Tuesday, April 5, 2011

Short Takes: Hokusai's Great Wave; Yayoi Kusama's Dots; a Low-Tech iPad

Katsushika Hokusai, The Great Wave off Kanagawa,
first publication: between 1826 and 1833, this edition: later,
color woodblock print, Library of Congress, courtesy of Wikipedia.
In the aftermath of the recent disasters in Japan, I found this BBC video about Japanese artist Katsushika Hokusai's iconic print, The Great Wave off Kanagawa, particularly poignant. Hokusai, born in 1760 in Edo (now Tokyo), was a ukiyo-e painter and printmaker of the Edo period. Forced out of retirement after a long career by a grandson who gambled away all of his money, Hokusai went on to produce the work for which he is best known, his woodblock print series, Thirty-six Views of Mount Fuji. The series includes the iconic print, The Great Wave, which is the subject of this documentary.

It is said that on his deathbed, Hokusai exclaimed "If only Heaven will give me just another ten years . . . Just another five more years, then I could become a real painter." (note to artists: keep working!)

In another BBC production, contemporary artist Yayoi Kusama brings us from 19th century Japan to 21st. Often called the "Queen of Polka Dots" Kusama was born in Japan in 1929. At age 27 she left Japan for New York City and soon established herself as a leader in the avant-garde movement. Having suffered from mental health issues most of her life, she returned to Tokyo in 1973.
Today, she lives, by choice, in a mental hospital, where she has continued to produce work since her return to Tokyo. In 2006, Kusama became the first Japanese woman to receive the prestigious Praemium Imperiale for internationally recognized artists.

Kusama is often quoted as saying: "If it were not for art, I would have killed myself a long time ago." (note to artists: keep working!)

A reader wrote in about Art Authority, the iPad app I reviewed last week, asking me what an iPad had to do with art. I think it was more of an awkward attempt to make a statement on technology than a question, so I thought he might prefer this low-tech version of the iPad.

Ongoing at Offramp Gallery
Nicholette Kominos: crumpled, cut, and divided
April 3 - May 1, 2011

Opening reception, Sunday, April 3, 2011


  1. Hokusai has been a guiding inspiration to me for the last several years. He continued to work ad grow into old age for it was essential for him financially - also - the challenge of "growing" as an Artist remained with him through his 89 years. A more complete explanation for his deathbed statement was written by him in the Colophon to "36 Views of Mount Fuji" which contained the "Big Wave" as one of its images. He wrote: "...At seventy three years I partly understood the structure of animals, birds, insects and fishes, and the life of grasses and plants. And also at eighty-one I shall progress further, at ninety I shall even further penetrate their first secret meaning, and by one hundred I shall perhaps have reached the level of marvelous and divine. When I am one hundred and ten, each dot, each line will possess a life of its own. ...". In his last years - he made a drawing each morning as he awoke. He was and is the perfect role model for the aging Artist.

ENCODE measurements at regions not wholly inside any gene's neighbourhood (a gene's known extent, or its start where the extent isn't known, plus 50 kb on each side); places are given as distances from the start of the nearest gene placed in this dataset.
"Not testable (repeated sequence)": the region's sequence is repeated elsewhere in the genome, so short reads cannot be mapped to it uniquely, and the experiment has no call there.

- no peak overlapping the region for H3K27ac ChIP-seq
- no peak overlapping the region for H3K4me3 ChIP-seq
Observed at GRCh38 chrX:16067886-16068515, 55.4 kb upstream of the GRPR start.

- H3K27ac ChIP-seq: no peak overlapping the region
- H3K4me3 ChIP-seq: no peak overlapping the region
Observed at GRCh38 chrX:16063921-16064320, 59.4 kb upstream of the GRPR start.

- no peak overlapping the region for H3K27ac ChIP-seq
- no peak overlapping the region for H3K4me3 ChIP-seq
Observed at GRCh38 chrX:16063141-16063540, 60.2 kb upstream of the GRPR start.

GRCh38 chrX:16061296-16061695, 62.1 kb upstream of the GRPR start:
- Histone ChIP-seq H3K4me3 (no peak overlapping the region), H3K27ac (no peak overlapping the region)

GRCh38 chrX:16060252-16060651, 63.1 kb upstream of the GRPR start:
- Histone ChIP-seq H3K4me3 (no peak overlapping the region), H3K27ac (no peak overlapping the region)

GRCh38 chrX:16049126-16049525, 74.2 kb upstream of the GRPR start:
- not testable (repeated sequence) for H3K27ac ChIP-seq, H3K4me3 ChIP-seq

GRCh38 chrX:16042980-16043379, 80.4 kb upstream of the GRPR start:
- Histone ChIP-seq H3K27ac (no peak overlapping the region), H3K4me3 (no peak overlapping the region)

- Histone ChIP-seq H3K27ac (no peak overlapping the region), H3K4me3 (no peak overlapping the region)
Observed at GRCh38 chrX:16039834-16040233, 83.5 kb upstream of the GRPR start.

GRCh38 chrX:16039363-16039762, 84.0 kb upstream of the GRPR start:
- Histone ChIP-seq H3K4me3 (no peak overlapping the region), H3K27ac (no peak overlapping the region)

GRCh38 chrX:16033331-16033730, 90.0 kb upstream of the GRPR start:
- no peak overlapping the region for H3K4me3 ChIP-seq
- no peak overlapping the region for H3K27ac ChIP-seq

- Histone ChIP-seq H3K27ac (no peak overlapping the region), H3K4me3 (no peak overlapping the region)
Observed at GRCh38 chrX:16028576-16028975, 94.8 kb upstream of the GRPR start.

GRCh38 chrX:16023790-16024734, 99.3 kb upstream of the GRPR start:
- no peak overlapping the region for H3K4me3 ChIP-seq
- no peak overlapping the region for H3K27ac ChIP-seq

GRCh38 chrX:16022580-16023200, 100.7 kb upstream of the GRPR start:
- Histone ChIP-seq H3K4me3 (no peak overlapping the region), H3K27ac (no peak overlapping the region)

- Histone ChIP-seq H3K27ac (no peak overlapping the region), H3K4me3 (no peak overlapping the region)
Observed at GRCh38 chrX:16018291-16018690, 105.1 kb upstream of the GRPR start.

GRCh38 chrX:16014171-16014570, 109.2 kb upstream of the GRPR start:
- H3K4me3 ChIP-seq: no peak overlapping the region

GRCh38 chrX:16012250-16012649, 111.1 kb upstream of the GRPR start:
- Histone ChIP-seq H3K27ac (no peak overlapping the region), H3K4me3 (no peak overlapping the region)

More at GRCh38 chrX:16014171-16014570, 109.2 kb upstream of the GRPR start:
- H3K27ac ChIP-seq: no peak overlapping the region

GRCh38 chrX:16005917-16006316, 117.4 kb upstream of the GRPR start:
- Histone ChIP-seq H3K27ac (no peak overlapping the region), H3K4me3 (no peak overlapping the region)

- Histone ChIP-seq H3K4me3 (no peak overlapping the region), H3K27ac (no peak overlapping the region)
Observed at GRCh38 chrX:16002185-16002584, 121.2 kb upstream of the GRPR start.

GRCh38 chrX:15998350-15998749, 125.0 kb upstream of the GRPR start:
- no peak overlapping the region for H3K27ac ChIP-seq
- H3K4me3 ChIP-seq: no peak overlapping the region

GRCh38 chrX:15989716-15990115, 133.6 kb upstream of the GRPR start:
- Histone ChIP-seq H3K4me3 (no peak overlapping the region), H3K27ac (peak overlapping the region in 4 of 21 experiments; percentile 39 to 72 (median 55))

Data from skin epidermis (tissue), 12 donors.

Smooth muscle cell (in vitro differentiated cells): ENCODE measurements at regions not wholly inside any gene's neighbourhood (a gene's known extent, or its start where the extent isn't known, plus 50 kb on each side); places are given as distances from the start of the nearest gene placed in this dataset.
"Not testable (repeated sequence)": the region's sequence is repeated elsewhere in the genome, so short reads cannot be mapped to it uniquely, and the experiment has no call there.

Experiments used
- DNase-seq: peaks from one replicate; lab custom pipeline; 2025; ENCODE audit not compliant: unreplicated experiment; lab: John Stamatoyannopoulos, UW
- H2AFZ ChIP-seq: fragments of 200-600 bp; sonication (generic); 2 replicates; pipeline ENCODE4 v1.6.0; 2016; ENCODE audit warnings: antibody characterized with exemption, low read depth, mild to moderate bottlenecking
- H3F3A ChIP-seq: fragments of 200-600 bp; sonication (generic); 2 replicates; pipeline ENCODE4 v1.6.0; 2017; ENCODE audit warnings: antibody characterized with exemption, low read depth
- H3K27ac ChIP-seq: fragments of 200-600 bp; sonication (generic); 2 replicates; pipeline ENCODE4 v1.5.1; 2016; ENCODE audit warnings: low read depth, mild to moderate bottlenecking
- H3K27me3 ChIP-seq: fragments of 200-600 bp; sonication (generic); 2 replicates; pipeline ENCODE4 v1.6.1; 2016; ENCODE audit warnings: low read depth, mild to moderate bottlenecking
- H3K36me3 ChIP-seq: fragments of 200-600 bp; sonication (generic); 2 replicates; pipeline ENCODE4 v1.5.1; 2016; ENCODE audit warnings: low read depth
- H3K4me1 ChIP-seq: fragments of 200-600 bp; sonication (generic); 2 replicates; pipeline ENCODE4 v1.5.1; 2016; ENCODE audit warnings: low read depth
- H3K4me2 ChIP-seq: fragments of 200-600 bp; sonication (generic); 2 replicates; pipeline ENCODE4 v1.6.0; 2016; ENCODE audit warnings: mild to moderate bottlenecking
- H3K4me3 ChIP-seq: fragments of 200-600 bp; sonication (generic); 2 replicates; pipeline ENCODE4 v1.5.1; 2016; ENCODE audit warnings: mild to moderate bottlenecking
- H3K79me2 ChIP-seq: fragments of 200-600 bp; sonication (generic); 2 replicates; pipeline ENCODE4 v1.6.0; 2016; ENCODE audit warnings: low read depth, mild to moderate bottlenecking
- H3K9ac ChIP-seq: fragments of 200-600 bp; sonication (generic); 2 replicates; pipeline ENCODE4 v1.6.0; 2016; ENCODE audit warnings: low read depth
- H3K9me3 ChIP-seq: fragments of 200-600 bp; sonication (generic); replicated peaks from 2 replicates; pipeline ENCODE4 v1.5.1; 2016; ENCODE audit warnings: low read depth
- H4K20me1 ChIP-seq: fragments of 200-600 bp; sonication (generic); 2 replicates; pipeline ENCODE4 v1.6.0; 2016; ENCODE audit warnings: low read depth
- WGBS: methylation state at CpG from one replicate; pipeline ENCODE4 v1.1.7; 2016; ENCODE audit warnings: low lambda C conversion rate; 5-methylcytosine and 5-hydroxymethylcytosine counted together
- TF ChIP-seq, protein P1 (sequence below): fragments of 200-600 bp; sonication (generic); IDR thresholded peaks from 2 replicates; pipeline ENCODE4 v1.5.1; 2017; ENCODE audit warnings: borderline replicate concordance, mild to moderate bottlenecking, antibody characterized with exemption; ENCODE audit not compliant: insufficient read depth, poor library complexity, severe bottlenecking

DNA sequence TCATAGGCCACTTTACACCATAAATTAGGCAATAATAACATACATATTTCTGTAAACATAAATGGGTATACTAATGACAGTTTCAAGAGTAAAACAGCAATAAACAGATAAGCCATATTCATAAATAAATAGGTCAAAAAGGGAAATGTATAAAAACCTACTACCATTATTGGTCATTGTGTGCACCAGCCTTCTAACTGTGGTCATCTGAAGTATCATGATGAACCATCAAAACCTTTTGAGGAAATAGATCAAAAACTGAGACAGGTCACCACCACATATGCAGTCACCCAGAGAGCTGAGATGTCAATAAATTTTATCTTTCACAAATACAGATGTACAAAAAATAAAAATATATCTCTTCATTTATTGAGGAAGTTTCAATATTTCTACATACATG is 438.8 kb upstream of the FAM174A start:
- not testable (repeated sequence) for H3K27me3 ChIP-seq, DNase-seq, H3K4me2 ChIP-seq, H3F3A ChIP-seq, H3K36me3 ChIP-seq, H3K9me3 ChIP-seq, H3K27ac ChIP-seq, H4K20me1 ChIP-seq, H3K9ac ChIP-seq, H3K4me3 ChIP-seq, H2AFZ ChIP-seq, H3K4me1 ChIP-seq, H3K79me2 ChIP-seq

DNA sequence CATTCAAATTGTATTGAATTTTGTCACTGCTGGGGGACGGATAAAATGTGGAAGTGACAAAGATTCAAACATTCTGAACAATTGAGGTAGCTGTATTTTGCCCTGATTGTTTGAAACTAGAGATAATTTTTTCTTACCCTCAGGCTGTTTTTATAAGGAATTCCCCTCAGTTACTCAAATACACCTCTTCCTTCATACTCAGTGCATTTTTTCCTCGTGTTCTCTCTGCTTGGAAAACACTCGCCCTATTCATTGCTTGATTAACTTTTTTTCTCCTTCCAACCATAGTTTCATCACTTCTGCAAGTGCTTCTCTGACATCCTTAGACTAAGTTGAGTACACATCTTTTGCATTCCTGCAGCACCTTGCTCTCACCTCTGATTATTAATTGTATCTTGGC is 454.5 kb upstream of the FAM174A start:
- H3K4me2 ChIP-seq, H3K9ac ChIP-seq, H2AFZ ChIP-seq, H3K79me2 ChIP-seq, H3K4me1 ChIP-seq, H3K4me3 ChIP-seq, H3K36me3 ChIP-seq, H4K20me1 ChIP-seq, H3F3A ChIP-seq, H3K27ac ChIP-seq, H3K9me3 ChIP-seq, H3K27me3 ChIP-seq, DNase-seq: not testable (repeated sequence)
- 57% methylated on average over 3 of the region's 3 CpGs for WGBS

2. Thank you so much for posting this video clip from the BEEB. I was at the Norton Simon Museum on the day of the recent Japanese earthquake and tsunami. In the book shop are several items with reproductions of Hokusai's "The Great Wave." For the first time, I was grief struck upon looking at this image. For me, it had always seemed a fanciful image with those cartoon-like fingers, as the gent on the BBC documentary points out. But while I stood in the book shop at the Norton Simon Museum, knowing that thousands of people in Japan were desperately searching for their missing loved ones, my heart cried. "The Great Wave" is forever changed for me.

  3. As an artist with a lifelong love of Hokusai's Views of Mount Fuji, which I'd received as a gift book in childhood, I visited the Hokusai Museum in Obuse town, Nagano prefecture, last autumn. I found that the wave image must have affected Hokusai himself profoundly, because the museum had two of his original paintings on wood of waves, which were more abstract, that is, they were not part of a landscape. What is more, that wave image is cast in the manhole covers throughout Obuse town. What I did not expect was the huge number of paintings of violent battles. I knew that Hokusai's drawings of people had a lot of character, but somehow I had not expected that he would portray so many brandishing weapons. Another surprise was that he was not at all famous when he was alive. He was voluntarily homeless for most of his life, wandering and making drawings. At the end of his life, a rich patron built Hokusai a tiny cottage in his compound in Obuse.

  4. Alicia...I love your description - "The Wave" cast in the manhole covers - how wonderful! Hokusai is one of the "fathers" of Manga - probably the first - so he spent much time perfecting his drawings of the human form in exaggerated positions such as battles (not unlike Leonardo). Incredible man. And - yes - I have heard that he lived 100 different places in his life - also - he took - I believe - 5 different names in his lifetime (not an uncommon practice).